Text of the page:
The second step in the seed phase of food council development is to engage local government leaders such as county or city managers, elected officials, and department heads.
Why engage local government leaders?
Food councils are intended to bring people from across the whole food system together. Local government intersects food in many, many ways, from planning and zoning to senior centers. The county or city manager, as CEO of the local government organization, can encourage or discourage engagement of local government staff in the food council conversation. Therefore, it is important to engage this key stakeholder early on in the process, to help garner support for the effort down the road.
Managers can provide a sense of how the food council idea might be received, both organizationally and politically. In our experience, one county manager took hold of the food council idea and worked with elected officials to authorize a food council as an official advisory board. In other counties, managers state that they are trying to cut back on official advisory boards…therefore, organizing groups are encouraged to seek a hybrid structure. In another county, the manager pointed the organizing group toward another organization, suggesting that if the work of the group was sanctioned by this stakeholder, it would likely be well-received by the local government.
What does engaging look like?
What has proven very effective in several communities is simply setting up a meeting with the city or county manager. Sometimes the manager will invite others to attend, such as the chair of the county commissioners or mayor. Usually it is a very small meeting, intended to inform the local government leaders and get their reaction to how a food council might be received within local government.
How do you engage them?
When the organizing group includes county or city staff, the group has inside knowledge of how to navigate the organizational structure to get a meeting with the manager. In cases where this is not present, or where additional support is desired, groups have asked the Community Food Strategies team for assistance in arranging communication with managers or elected officials through one of our public administration experts.
Once a group arranges it’s first local government meeting, the organizing group representative presents a high level informational overview of a food council, the context in which food councils are emerging across the country, and specifically the community where you are focused, and shares examples of how other councils have involved local government. The manager may ask clarifying questions. The organizing group representative asks for the manager’s reaction based on current community and organizational context. Finally, the organizing group shares their intention to hold a public meeting to gauge public interest.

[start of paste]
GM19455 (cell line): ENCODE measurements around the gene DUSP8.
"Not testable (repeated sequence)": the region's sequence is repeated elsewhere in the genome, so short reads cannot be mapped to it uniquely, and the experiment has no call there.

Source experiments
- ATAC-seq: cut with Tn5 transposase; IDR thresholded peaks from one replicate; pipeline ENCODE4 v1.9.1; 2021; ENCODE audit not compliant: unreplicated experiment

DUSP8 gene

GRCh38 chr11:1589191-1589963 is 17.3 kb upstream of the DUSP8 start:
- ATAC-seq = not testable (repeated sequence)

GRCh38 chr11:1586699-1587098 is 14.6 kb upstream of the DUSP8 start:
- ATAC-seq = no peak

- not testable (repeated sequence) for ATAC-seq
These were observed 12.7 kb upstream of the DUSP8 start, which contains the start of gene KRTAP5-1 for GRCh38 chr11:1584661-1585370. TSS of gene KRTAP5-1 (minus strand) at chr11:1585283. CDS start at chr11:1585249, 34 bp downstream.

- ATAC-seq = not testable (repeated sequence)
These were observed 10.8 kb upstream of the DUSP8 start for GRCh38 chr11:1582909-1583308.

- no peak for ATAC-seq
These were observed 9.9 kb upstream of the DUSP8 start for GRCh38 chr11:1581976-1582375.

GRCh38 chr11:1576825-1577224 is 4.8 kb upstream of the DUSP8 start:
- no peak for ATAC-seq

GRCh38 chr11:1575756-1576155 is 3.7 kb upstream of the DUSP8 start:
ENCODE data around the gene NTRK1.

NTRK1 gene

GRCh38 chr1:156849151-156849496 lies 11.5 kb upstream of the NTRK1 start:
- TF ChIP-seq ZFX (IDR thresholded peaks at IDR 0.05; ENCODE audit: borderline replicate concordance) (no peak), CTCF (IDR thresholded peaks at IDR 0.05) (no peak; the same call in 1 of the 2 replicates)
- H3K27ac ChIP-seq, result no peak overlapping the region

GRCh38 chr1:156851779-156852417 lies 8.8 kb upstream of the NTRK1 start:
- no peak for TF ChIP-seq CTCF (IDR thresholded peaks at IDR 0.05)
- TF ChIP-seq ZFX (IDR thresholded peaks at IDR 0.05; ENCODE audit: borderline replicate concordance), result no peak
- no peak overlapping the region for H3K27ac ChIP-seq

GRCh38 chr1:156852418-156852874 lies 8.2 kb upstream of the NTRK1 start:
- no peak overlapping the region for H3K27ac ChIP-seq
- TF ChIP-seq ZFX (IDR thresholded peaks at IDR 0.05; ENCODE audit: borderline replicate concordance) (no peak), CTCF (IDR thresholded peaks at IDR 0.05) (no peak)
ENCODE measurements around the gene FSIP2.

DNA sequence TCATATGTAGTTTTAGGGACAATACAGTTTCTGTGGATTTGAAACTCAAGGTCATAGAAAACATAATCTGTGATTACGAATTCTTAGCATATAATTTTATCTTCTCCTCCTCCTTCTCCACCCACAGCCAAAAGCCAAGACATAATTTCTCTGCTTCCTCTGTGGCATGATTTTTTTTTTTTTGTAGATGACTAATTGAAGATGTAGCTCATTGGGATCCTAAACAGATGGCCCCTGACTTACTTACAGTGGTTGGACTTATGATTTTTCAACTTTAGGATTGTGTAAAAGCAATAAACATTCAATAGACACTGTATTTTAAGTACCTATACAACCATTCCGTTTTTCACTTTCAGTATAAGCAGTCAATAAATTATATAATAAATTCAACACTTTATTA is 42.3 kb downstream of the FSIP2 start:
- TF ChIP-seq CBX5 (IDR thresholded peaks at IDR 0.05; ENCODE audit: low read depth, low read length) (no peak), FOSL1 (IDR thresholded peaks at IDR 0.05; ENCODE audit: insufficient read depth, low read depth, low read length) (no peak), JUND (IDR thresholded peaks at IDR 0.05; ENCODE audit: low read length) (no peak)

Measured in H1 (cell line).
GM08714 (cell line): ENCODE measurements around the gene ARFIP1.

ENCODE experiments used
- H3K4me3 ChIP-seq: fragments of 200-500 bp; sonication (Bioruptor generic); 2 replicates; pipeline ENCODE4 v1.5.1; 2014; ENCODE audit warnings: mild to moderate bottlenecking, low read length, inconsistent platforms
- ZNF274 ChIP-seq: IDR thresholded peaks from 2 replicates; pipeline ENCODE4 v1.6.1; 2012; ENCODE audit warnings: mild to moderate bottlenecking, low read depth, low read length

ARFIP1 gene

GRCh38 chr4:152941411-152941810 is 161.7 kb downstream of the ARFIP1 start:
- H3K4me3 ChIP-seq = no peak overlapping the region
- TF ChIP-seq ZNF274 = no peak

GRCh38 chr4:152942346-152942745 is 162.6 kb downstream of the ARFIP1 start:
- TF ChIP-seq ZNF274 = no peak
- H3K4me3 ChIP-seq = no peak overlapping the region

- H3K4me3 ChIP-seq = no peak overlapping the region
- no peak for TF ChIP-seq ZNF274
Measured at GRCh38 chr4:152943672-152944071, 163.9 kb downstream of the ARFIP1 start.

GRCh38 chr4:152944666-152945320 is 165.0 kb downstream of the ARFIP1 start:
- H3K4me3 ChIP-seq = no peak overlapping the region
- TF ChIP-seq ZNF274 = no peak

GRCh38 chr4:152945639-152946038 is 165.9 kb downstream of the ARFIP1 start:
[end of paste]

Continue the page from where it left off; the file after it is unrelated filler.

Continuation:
In an ideal situation, the manager sees the potential benefit of a food council. The group would then have an open door for reporting on their work and getting additional feedback as they move through the start-up phase of council development.
In situations where the city or county manager is either indifferent or objects to the food council idea, the group will have to decide how to proceed. For example, it might be appropriate to ask where the point of objection is and if there are any stakeholders whose support might change the manager’s view.
While it is possible to form a food council without local government support, it creates an uphill struggle for the council to achieve its aims.
Tools & Resources
The following tools and resources translate community food systems and food council concepts for a local government audience.
- A Community and Local Government Guide to Developing Local Food Systems in North Carolina – Report
- Cabarrus County Food Policy Council – Charter
- Local Food Policy Councils – UNC School of Government Blog Post
- Local Foods as Economic Development – UNC School of Government Blog Post
- Promoting Local Food Systems – UNC School of Government Blog Post
- Local Food and Local Government – UNC School of Government Webinar
- Int’l City/County Managers Association 2012 Food Policy and Programs – Survey Summary Results
- American Planning Association – Food Policy Councils – Briefing Paper